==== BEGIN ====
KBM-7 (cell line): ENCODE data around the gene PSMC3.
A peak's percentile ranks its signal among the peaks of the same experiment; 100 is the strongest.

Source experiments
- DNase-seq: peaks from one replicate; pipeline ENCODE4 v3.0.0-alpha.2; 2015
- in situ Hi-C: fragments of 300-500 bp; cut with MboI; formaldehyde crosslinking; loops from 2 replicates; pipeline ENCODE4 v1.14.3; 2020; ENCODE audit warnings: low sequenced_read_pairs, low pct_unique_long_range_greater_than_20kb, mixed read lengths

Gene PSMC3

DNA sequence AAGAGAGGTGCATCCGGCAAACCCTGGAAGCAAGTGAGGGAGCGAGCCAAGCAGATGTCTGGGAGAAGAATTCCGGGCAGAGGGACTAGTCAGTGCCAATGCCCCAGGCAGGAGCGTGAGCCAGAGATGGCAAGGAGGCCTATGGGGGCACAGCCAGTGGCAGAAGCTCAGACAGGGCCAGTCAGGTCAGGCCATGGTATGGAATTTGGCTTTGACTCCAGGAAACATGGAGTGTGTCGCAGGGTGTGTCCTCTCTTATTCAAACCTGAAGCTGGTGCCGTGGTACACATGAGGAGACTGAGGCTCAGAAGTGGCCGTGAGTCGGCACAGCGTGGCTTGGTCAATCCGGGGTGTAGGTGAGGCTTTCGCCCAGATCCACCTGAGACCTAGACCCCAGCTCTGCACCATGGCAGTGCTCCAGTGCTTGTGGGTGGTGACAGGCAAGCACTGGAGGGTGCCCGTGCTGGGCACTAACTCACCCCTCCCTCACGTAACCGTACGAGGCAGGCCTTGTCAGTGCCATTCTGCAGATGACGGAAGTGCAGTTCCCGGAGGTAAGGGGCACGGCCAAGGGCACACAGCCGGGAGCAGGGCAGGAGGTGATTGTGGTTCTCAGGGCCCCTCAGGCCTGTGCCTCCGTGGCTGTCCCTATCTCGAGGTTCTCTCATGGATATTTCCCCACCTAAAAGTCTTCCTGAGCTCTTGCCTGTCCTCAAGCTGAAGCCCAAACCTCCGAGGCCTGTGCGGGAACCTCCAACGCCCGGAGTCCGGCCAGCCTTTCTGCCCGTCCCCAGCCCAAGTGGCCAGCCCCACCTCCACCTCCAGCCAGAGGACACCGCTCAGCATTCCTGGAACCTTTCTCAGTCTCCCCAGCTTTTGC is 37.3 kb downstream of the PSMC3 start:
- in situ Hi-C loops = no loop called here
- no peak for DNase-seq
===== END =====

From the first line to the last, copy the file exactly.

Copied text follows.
KBM-7 (cell line): ENCODE data around the gene PSMC3.
A peak's percentile ranks its signal among the peaks of the same experiment; 100 is the strongest.

Source experiments
- DNase-seq: peaks from one replicate; pipeline ENCODE4 v3.0.0-alpha.2; 2015
- in situ Hi-C: fragments of 300-500 bp; cut with MboI; formaldehyde crosslinking; loops from 2 replicates; pipeline ENCODE4 v1.14.3; 2020; ENCODE audit warnings: low sequenced_read_pairs, low pct_unique_long_range_greater_than_20kb, mixed read lengths

Gene PSMC3

DNA sequence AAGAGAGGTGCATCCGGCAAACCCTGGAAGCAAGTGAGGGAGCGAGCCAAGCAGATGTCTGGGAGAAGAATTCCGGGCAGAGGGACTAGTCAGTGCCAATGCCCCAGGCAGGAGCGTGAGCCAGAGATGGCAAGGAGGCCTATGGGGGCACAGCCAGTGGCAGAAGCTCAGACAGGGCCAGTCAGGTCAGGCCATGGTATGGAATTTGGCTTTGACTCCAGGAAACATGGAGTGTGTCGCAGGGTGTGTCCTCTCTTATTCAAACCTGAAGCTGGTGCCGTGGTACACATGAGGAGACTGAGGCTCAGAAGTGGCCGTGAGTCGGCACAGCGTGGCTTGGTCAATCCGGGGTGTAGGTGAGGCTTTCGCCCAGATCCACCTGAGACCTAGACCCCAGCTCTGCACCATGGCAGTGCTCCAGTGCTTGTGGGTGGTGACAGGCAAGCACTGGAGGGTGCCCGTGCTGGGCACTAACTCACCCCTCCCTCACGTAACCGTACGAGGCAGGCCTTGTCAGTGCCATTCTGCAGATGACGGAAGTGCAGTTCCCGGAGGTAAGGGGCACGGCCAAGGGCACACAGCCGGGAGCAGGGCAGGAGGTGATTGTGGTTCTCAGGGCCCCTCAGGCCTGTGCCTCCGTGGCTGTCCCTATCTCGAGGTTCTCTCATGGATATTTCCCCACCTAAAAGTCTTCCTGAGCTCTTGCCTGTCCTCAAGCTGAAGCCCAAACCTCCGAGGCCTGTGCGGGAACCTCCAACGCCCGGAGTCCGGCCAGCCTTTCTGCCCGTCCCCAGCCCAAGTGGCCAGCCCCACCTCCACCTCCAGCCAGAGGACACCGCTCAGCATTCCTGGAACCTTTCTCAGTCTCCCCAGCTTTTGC is 37.3 kb downstream of the PSMC3 start:
- in situ Hi-C loops = no loop called here
- no peak for DNase-seq